In the myeloid compartment of the tumor microenvironment, CD244 signaling has been implicated in immunosuppressive phenotypes of both DCs and MDSCs. In DCs, CD244 signaling appears to diminish T cell priming and NK cell activation.4 In MDSCs, CD244 expression correlates with suppression of antigen-specific CD8+ T cells.3 Intratumoral MDSCs are associated with tumor progression, treatment resistance and poor prognosis, yet therapeutic strategies to counter their effects are limited.29–40
In the current study, we explore the expression levels of CD244 in CD8+ T cells, DCs and MDSCs in head and neck squamous cell carcinoma (HNSCC) in mice and humans, and the correlation between these levels and immunosuppressive pathways in each cell type. Additionally, we explore the therapeutic potential of CD244 inhibition in vivo. For these experiments, we use fresh biopsy samples from human (HNSCC) patients and a syngeneic mouse model of HNSCC (MEER).41 We demonstrate that CD244 expression increases in intratumoral CD8+ T cells, MHC II+ CD11c+ DCs and monocytic MDSCs (Mo-MDSCs) compared with peripheral counterparts, and correlates with PD-1 or PD-L1 expression. In addition, increased CD244 expression corresponds to increases in molecules associated with immunosuppressive function in human and mouse intratumoral immune cells. Finally, growth of syngeneic tumors in CD244-/- mice is significantly inhibited compared with WT mice, and most importantly, therapeutic intervention with monoclonal CD244 antibody inhibits the growth of established tumors. These results support the further investigation of CD244 as a potential new immunotherapy target.
Materials and methods
Cell lines, reagents and antibodies
A previously described mouse MEER tumor cell line created by stably transforming mouse oropharyngeal epithelial cells with HPV16 E6 and E7(41) was obtained from Dr. John Morris at University of Cincinnati. All antibodies, ef780 viability dye and brefeldin A were purchased from eBioscience, Biolegend or BD Pharmigen. Surface antibodies included CD45.2 (A20), CD3 (145–2 C11), CD4 (GK1.5), CD8a (53–6.7), NK1.1 (PK136), NKp46 (29A1.4), CD69 (H1.2F3), PD-1 (J43), CD244.2 (m2B4), CD11b (M1/70), CD11c (N148), MHC class II (M5/114.15.2), Ly6G (1A8), Ly6C (HK1.4) and PD-L1 (10F.9G2). Intracellular antibodies included antimouse antibodies to arginase-1 (Met1-Lys322), indolamine-2,3-dioxygenase (2E2/IDO1), interleukin-10 (IL-10) (JES5-16E3), latency-associated peptide (LAP, TW7-16B4) as a marker for transforming growth factor-β1 (TGFβ1), tumor necrosis factor α (TNFα) (MP6-XT22) and IFNγ (XMG1.2). The Invitrogen eBioscience Foxp3/Transcription Factor Staining Buffer Set was used for all intracellular staining. For in vivo experiments, mouse anti-CD244.2 (eBio244F4) monoclonal antibody (mAb) was purchased from ThermoFisher, and IgG2b antibody isotype control (MPC-11) was purchased from BioXcell. Complete IMDM medium (for murine cells) or RPMI 1640 medium (for human cells) was enriched with 10% fetal bovine serum, 2% L-glutamine, 2% penicillin/streptomycin and 50 µM β-mercaptoethanol for all cell-based assays. For freezing human peripheral blood mononuclear cells (PBMCs), Cryostor Cs10 medium was purchased from Stemcell Technologies.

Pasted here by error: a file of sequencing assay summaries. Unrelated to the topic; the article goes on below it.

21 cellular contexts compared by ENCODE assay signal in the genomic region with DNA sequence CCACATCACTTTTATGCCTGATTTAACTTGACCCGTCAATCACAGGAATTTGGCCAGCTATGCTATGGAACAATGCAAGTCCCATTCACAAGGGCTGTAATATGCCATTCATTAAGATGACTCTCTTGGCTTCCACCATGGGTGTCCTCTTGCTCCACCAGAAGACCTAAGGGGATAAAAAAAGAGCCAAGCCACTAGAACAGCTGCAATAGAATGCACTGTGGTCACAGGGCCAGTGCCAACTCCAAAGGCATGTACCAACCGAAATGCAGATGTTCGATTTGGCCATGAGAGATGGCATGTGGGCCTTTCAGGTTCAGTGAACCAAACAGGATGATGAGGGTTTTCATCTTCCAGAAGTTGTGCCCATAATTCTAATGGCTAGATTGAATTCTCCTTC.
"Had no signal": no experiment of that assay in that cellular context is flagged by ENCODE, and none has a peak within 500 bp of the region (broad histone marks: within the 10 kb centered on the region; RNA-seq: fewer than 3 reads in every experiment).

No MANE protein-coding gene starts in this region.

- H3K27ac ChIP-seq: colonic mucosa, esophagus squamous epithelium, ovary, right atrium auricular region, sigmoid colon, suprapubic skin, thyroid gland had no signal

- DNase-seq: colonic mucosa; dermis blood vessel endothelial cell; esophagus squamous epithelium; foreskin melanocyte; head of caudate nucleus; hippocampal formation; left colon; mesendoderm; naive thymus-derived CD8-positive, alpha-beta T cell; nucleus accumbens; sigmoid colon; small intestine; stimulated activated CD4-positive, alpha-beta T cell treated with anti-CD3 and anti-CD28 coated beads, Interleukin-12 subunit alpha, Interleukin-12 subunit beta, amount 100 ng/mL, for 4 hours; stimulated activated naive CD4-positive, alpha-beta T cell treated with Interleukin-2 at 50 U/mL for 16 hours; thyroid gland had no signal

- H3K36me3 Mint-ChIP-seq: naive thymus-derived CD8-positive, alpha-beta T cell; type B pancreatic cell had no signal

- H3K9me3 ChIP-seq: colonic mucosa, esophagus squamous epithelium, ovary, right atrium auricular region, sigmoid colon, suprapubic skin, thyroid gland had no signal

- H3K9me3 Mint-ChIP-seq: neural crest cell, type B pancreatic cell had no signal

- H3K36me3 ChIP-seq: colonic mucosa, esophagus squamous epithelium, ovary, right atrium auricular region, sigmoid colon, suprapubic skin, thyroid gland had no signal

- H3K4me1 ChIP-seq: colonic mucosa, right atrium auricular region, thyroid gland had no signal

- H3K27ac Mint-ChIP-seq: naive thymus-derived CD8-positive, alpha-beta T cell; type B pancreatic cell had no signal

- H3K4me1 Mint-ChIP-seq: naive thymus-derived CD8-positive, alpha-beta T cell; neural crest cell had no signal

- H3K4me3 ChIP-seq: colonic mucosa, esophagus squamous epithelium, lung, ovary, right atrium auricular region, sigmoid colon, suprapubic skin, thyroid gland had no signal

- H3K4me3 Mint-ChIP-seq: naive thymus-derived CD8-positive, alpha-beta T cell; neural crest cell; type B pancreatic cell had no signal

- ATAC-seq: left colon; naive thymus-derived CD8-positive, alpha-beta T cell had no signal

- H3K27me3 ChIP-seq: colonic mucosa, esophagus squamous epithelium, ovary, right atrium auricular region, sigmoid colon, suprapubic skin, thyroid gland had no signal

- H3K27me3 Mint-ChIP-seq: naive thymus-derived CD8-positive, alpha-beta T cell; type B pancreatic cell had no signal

Human blood, spleen and tumor samples
Peripheral blood was drawn from healthy donors and HNSCC patients who provided informed consent. PBMCs were isolated by density gradient centrifugation using Ficoll-Paque and suspended in Cryostor Cs10 before freezing in liquid nitrogen as described in Mallone et al.42 Fresh tumor tissue was obtained from untreated HNSCC patients who were undergoing tumor resection for clinical indications. The tissue was dissociated using Miltenyi Biotec gentleMACS Tissue Dissociators per manufacturer’s instructions. Tumor cells were immediately stained for flow cytometry. Tumor-associated PBMCs were thawed, stained for flow cytometry and analyzed in groups. Designated healthy donor PBMC controls were taken along with every batch of fresh tumor cells and frozen tumor-associated PBMCs to allow for interexperimental comparison. For human DC assays, deidentified blood samples from healthy donors were obtained from Hoxworth Blood Center. PBMCs were isolated and CD1c (BDCA-1)+ myeloid DCs were isolated using Miltenyi Biotech CD1c (BDCA-1)+ DC Isolation Kit. For human splenic DC, splenic samples were collected through LifeCenter, the major organ procurement center in Cincinnati, at the time organs were harvested for transplantation. Samples identified as being from donors without confounding factors (cancer, or metabolic, infectious, or autoimmune diseases) were processed within a few hours of collection. Spleens were manually disrupted, filtered through a 70 μm strainer, and RBCs were lysed. BDCA1+ DC were then sorted as above. The use of human cells and tissues from patients and healthy donors was approved by the University of Cincinnati Institutional Review Board (IRB# 2014–4755) except for collection of cadaveric spleens, which was exempted on the basis of deidentified samples, and all protocols followed Good Clinical Practice.